Eastern White Pine
Eastern White Pine has always been a highly desirable wood. Historically, the extraordinarily wide planks it produced were incredibly beautiful and often used in New England Homes for paneling, floors and even furniture. Freshly cut, Eastern White Pine is a creamy white or a pale straw color, but after the wood has aged with exposure to ultraviolet light, it tends to darken to a deep rich honey color. Eastern White Pine floors are one of the widest engineered floors we produce. And, these planks break all the rules. Our unique construction makes them super stable and suitable for floating installations up to 18” in width, even over radiant heat or concrete.
Eastern White Pine was the undisputed King of the northeastern woods. It is said to have reached heights of 240 feet and diameters of 5 to 8 feet prior to European colonization. These trees were much larger than anything left standing in Europe and early settlers in New England marveled at their size. In 1605, George Weymouth, a Captain in the British Royal Navy, recognized the potential value of these tall, straight pines for making ship masts for the Crown. England was desperate for a source of good mast wood for her ships because her own lands had been almost entirely deforested. The combination of its light weight and strength made the newly discovered Eastern White Pine the perfect choice.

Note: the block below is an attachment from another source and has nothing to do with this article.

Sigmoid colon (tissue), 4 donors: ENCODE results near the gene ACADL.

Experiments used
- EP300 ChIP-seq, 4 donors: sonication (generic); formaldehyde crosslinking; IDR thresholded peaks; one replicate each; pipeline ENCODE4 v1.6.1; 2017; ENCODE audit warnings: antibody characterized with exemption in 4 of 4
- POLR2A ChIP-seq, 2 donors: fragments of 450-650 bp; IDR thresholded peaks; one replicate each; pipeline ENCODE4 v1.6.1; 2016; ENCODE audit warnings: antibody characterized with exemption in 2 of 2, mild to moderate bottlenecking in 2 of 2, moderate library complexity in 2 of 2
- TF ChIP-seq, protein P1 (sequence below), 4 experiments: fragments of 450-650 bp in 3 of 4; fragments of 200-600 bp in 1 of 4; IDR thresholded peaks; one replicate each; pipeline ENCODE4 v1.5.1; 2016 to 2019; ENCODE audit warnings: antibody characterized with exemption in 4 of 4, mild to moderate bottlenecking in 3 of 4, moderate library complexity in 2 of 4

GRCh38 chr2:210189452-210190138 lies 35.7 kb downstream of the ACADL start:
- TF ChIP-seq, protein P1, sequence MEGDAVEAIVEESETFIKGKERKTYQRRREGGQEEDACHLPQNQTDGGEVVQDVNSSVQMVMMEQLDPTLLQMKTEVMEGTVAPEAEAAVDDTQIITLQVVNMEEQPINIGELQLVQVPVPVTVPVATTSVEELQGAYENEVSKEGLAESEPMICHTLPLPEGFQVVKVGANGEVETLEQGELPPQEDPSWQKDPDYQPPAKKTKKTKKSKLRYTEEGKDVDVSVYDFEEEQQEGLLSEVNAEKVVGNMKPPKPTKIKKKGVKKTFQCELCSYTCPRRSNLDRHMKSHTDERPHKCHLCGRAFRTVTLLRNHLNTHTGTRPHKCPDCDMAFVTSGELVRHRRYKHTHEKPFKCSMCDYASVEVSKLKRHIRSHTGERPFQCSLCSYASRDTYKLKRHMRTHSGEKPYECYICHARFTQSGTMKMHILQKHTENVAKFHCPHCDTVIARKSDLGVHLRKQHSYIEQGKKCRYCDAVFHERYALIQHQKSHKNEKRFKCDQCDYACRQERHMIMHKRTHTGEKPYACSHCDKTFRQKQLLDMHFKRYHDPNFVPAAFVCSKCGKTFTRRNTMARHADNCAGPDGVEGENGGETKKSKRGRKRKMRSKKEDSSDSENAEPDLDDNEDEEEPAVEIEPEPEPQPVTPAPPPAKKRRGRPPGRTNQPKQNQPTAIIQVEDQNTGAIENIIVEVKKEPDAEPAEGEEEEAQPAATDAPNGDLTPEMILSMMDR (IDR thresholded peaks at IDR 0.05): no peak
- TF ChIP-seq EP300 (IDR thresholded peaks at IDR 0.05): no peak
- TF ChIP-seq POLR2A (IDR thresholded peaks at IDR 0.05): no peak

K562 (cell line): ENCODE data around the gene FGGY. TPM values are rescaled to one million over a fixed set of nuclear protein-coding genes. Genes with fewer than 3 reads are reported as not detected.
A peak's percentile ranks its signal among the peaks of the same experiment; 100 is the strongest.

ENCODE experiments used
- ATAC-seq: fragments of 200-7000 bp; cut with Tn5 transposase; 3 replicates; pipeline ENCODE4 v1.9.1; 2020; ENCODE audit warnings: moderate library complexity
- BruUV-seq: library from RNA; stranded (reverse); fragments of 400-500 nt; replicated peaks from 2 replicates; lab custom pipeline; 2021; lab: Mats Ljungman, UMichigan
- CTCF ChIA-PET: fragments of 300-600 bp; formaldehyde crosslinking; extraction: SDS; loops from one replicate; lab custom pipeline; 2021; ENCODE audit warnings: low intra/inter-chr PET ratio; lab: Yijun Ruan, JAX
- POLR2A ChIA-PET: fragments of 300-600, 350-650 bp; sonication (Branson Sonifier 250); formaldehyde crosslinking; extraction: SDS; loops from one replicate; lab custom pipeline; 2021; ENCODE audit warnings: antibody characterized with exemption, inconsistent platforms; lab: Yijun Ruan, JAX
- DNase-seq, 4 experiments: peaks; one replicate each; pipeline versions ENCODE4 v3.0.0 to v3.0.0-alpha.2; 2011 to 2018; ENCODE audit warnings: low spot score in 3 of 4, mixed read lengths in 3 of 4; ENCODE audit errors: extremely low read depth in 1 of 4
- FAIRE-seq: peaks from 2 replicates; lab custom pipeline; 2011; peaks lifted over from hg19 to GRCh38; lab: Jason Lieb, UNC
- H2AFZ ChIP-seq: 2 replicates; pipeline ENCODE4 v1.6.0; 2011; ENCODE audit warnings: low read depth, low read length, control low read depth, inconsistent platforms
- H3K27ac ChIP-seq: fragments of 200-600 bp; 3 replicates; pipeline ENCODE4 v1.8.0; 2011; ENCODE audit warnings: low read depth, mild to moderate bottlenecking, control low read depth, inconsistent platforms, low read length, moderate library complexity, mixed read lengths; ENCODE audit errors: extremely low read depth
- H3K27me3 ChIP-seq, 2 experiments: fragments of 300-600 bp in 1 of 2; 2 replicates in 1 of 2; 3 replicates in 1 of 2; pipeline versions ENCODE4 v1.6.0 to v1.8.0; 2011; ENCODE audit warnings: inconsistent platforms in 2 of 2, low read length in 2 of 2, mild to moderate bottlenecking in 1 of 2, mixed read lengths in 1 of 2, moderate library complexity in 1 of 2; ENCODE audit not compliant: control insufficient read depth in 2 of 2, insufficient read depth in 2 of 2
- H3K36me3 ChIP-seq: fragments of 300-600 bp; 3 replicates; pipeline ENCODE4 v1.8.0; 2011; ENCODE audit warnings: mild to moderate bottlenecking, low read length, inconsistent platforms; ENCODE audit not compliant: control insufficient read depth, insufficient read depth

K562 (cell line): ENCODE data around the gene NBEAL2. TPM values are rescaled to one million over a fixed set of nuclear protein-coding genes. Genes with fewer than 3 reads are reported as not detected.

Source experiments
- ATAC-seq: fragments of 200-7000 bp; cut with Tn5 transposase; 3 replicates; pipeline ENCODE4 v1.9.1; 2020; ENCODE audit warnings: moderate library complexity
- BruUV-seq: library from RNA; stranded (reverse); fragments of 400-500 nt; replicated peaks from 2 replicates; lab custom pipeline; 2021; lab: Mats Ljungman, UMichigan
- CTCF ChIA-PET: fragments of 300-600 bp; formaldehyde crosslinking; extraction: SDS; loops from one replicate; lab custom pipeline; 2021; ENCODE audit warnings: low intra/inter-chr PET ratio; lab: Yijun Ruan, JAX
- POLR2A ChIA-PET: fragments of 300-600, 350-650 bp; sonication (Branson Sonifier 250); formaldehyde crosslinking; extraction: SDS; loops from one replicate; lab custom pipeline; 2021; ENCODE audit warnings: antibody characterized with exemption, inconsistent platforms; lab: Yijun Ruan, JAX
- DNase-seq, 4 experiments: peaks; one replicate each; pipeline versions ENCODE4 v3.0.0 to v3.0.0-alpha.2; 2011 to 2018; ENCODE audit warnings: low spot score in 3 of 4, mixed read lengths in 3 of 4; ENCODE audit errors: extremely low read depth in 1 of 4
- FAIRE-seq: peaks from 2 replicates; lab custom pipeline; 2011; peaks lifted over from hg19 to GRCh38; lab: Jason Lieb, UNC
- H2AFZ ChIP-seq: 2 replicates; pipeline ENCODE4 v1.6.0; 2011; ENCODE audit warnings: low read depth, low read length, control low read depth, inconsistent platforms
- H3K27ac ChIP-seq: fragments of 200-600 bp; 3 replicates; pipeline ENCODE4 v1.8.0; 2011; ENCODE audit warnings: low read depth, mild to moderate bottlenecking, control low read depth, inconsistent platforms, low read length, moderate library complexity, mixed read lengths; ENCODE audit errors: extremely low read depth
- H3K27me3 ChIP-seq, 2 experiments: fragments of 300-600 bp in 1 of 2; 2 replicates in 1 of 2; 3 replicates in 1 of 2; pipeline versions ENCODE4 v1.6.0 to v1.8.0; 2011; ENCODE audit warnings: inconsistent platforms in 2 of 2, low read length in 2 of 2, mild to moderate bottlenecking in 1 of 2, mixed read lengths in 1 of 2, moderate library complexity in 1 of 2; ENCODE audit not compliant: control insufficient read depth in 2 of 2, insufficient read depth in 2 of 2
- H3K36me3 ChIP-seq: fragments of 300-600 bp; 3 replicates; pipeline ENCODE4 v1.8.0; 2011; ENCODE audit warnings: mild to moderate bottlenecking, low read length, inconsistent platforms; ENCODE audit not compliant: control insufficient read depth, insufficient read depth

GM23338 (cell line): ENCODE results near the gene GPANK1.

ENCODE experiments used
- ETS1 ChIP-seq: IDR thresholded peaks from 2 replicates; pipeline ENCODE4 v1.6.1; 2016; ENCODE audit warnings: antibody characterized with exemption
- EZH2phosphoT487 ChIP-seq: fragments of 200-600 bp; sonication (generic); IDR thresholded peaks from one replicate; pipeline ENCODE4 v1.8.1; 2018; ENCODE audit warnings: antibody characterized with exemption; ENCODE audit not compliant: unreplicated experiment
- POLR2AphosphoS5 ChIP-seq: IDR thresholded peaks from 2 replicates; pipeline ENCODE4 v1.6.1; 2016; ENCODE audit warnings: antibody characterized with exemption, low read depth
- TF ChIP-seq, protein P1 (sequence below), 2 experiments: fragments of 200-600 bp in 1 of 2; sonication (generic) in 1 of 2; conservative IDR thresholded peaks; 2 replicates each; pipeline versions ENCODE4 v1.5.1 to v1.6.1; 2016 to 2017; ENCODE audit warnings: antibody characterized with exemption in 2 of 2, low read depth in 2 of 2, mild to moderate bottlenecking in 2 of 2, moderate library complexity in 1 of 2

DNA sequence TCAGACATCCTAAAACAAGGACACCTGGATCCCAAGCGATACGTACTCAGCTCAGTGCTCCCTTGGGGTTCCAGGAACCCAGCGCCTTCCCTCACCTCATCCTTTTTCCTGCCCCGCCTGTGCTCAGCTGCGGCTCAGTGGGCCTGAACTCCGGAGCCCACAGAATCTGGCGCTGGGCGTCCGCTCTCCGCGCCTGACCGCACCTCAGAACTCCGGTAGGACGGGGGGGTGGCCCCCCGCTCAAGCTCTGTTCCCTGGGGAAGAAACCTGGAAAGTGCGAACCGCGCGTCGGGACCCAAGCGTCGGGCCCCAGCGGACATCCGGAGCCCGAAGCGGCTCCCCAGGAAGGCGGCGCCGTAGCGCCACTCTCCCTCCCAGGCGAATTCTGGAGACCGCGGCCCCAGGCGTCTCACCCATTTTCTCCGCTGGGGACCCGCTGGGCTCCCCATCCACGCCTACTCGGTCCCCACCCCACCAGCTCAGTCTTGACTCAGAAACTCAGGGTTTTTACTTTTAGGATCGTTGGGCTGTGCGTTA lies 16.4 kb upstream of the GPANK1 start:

It didn`t take long for the colonist in New England to realize the commercial value of their massive pines, both as mast wood and as raw lumber. Consequently, the first English lumber mill was built and put into service in York, Maine in the year 1623. The vast virgin forest had become a gold mine for New England almost overnight. Many fortunes were made on Eastern White Pine. Everything was made from it, even the ships that ferried the lumber. By the dawning of the 17th century, Eastern White Pine had achieved singular economic importance in New England. And, that economy continued for almost 100 years. However, by the turn of the nineteenth century, virtually all virgin stands of Eastern White Pine were gone.